This gem of Japanese poetry has preserved its charm for almost a century while remaining the most popular of classical poetry anthologies among the Japanese. The Hyaku-nin-isshiu (literally "one hundred poems by one hundred poets") is a collection of a hundred evocative and intensely human specimens of Japanese tanka (poetry written in a five-line thirty-one syllable format in a 5-7-5-7-7 pattern) composed between the seventh and thirteenth centuries and compiled by Sadaiye Fujiwara in 1235. These little poems consist almost entirely of love poems and picture poems intended to bring some well-known scene to mind: nature, the round of the seasons, the impermanence of life, and the vicissitudes of love. There are obvious Buddhist and Shinto influences throughout.
To make the sounds more familiar to English readers, the translator has adopted a five-line verse of 8-6-8-6-6 meter, with the second, fourth, and fifth lines rhyming. His accompanying notes put the poems into a cultural and historical context. Each poem is illustrated with an eighteenth-century Japanese woodcut by an anonymous illustrator.
David Landis Barnhill's brilliant book strives for literal translations of Basho's work, arranged chronologically in order to show Basho's development as a writer. Avoiding wordy and explanatory translations, Barnhill captures the brevity and vitality of the original Japanese, letting the images suggest the depth of meaning involved. Barnhill also presents an overview of haiku poetry and analyzes the significance of nature in this literary form, while suggesting the importance of Basho to contemporary American literature and environmental thought.
This unique collection spans over 400 years (1488–1902) of haiku history by the greatest masters: Bashō, Issa, Shiki, and many more, in translations by top-flight scholars in the field. Haiku commands enormous respect in Japan. Now readers of poetry in the West can savor these expressive masterpieces in this treasury compiled by noted writer Faubion Bowers, who provides a Foreword and many informative notes to the poems.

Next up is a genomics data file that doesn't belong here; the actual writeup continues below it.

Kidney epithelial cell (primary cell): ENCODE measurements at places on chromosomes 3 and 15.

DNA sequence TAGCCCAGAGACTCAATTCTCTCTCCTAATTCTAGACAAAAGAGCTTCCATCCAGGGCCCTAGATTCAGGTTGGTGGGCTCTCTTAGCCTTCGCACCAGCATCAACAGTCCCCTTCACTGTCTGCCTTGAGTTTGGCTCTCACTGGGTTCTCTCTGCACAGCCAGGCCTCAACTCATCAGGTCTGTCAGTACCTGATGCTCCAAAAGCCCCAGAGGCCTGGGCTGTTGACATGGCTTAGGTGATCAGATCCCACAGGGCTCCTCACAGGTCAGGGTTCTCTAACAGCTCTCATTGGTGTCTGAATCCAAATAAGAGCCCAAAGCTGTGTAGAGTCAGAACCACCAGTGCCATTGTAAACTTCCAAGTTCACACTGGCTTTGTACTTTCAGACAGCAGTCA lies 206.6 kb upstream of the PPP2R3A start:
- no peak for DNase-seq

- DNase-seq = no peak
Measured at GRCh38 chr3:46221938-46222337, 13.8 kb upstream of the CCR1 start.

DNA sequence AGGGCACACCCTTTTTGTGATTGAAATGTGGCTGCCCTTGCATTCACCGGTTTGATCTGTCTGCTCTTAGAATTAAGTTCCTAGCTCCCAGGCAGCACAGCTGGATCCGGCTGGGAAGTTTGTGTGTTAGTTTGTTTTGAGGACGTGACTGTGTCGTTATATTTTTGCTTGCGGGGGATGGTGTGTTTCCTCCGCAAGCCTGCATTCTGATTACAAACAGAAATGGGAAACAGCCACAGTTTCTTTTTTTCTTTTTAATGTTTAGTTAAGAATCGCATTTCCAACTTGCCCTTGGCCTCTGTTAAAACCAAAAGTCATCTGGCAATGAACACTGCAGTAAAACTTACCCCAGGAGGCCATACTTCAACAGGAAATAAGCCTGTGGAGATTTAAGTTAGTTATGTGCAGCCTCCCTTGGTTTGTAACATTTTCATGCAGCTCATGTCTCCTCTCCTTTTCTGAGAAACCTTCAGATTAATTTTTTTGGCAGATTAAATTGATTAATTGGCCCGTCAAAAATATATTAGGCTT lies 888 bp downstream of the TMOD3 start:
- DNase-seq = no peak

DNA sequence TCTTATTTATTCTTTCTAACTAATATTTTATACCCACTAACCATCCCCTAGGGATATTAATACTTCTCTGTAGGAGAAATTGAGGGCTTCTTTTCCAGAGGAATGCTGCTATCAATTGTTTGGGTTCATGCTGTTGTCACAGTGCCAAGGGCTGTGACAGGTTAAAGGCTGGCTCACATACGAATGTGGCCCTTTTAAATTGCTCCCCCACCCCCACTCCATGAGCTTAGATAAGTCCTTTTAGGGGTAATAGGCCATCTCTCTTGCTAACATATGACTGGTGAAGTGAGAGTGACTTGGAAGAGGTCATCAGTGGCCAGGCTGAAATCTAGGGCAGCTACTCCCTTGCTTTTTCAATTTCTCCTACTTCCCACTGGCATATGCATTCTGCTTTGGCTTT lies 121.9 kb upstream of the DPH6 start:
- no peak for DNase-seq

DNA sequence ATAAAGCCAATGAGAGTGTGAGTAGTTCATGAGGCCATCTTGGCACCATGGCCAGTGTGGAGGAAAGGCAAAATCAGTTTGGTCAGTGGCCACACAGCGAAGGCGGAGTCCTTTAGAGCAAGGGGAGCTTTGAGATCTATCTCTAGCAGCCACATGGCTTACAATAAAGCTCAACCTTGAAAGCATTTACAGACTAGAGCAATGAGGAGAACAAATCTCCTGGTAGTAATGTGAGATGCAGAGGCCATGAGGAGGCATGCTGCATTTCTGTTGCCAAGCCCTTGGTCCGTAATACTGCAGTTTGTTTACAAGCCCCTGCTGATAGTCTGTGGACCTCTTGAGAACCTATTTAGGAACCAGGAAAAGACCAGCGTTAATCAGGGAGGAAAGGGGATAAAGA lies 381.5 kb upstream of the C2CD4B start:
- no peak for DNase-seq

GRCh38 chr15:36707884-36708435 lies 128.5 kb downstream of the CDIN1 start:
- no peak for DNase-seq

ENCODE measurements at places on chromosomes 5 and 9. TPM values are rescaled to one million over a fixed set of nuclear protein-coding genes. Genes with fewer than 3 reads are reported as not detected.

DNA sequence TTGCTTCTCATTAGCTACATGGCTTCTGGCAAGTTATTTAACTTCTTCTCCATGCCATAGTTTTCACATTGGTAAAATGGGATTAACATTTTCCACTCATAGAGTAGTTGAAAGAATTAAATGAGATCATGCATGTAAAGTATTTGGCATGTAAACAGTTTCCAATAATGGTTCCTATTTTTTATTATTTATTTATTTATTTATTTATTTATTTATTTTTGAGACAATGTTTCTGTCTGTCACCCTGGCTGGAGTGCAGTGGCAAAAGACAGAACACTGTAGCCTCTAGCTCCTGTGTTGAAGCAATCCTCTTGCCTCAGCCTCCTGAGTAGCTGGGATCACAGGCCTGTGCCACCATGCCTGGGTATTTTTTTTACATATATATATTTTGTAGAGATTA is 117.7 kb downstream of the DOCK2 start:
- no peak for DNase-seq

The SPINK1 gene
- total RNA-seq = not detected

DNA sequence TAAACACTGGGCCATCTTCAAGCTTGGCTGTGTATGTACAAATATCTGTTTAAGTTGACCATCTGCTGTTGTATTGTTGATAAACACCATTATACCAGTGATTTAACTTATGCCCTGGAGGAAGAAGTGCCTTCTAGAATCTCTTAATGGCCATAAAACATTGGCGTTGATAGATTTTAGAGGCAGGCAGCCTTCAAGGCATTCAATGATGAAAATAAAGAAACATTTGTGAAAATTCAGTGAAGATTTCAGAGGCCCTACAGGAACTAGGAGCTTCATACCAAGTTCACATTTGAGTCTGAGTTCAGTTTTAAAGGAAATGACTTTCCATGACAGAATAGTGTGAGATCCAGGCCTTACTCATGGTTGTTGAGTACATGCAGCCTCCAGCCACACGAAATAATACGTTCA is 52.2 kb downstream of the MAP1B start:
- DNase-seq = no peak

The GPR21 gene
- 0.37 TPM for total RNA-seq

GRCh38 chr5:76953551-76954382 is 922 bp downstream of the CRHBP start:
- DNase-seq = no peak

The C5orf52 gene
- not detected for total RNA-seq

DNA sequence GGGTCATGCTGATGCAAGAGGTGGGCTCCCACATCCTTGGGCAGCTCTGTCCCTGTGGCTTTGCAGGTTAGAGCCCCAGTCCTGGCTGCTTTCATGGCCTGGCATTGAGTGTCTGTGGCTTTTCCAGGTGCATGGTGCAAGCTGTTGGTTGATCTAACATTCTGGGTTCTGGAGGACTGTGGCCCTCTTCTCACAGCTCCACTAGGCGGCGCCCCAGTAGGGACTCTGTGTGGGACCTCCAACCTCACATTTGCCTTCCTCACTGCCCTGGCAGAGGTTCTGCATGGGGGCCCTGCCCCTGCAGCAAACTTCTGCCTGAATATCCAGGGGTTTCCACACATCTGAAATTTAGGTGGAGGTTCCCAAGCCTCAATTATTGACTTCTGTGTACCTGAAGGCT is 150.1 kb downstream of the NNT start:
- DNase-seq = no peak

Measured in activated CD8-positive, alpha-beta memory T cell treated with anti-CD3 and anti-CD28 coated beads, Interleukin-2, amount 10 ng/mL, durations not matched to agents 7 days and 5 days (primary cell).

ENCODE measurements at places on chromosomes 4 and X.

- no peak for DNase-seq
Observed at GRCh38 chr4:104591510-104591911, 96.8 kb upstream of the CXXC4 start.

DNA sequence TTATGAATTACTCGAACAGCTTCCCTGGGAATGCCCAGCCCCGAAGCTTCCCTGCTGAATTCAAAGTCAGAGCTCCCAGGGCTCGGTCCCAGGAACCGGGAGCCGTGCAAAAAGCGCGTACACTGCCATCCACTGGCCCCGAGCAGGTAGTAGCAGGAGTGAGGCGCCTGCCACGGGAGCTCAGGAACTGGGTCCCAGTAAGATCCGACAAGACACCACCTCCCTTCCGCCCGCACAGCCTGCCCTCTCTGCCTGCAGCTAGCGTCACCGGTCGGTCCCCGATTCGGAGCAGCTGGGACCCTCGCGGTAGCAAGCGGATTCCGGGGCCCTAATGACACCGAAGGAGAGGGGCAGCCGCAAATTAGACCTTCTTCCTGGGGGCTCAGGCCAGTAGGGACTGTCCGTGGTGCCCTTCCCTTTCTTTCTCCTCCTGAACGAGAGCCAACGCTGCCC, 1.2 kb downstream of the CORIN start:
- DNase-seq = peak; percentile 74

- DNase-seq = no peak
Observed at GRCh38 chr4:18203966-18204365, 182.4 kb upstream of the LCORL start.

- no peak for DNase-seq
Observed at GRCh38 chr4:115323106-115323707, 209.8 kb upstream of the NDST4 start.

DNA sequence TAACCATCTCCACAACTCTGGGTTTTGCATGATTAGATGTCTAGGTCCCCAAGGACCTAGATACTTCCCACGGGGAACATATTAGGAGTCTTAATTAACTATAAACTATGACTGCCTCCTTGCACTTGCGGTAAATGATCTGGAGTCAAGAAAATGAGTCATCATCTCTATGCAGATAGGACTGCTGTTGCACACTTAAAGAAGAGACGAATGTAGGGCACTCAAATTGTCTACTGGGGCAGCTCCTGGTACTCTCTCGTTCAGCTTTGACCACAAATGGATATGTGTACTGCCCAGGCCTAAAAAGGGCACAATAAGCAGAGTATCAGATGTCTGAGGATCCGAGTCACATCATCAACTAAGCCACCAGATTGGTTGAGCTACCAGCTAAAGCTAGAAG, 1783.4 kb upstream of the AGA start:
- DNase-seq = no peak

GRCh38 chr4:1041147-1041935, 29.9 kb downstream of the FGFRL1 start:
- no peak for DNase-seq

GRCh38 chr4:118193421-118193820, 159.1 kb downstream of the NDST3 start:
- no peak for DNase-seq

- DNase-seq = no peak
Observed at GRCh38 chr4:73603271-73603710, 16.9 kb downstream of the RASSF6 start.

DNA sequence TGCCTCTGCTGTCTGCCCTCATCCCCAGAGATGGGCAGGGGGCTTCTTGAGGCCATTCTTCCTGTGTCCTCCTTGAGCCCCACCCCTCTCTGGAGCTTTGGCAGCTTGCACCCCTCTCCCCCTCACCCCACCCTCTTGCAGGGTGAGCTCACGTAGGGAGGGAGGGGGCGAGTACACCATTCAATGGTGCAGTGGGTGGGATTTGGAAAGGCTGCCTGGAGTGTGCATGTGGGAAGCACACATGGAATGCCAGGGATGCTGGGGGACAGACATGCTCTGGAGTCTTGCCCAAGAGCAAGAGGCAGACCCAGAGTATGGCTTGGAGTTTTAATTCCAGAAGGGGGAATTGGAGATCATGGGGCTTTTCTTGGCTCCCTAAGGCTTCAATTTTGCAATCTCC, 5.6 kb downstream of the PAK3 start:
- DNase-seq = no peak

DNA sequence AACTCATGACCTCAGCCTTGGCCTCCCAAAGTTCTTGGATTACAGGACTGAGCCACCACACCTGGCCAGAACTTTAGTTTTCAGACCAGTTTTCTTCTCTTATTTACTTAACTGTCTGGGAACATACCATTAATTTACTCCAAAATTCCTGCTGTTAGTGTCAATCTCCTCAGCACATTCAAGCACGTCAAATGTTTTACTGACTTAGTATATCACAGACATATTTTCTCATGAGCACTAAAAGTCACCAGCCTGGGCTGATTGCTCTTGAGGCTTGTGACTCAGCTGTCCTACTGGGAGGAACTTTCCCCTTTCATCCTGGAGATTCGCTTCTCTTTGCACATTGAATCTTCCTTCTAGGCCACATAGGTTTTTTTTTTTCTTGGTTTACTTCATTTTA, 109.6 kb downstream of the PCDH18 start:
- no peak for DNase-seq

Onto a road of darkness
Lit only by the far off
Moon on the edge of the mountains.
Over the years, thousands of readers have discovered the beauty of classic Japanese poetry through the superb English versions by the great American poet Kenneth Rexroth. Mostly haiku, these poems range from the classical and medieval to modern poetry, with an emphasis on folk songs and love lyrics. Because women played such an outstanding role in Japanese literature, included here are selections from their work, including the contemporary, deeply sensuous Marichiko. This elegant, beautifully designed gift book of poems spanning many centuries presents the original texts in romanji, the transliteration into the Western alphabet.
Akiko's later poetry has now begun to win long-overdue recognition, but in terms of literary history the impact of Midaregami (Tangled Hair, 1901), her first book, still overshadows everything else she wrote, for it brought individualism to traditional tanka poetry with a tempestuous force and passion found in no other work of the period. Embracing the Firebird traces Akiko's emotional and artistic development up to the publication of this seminal work, which became a classic of modern Japanese poetry and marked the starting point of Akiko's forty-year-long career as a writer. It then examines Tangled Hair itself, the characteristics that make it a unified work of art, and its originality.
The study throughout includes Janine Beichman's elegant translations of poems by Yosano Akiko (both those included in Tangled Hair and those not), as well as poems by contemporaries such as Yosano Tekkan, Yamakawa Tomiko, and others.
A significant dimension of this volume is the detailed and extensive treatment afforded two important areas of postwar Japanese verse: the poetry of women and of Okinawa. Modernism in Practice is noteworthy not only as an introduction to postwar Japanese poets and their times, but also for the numerous poems that appear in translation throughout the volume many for the first time in book form."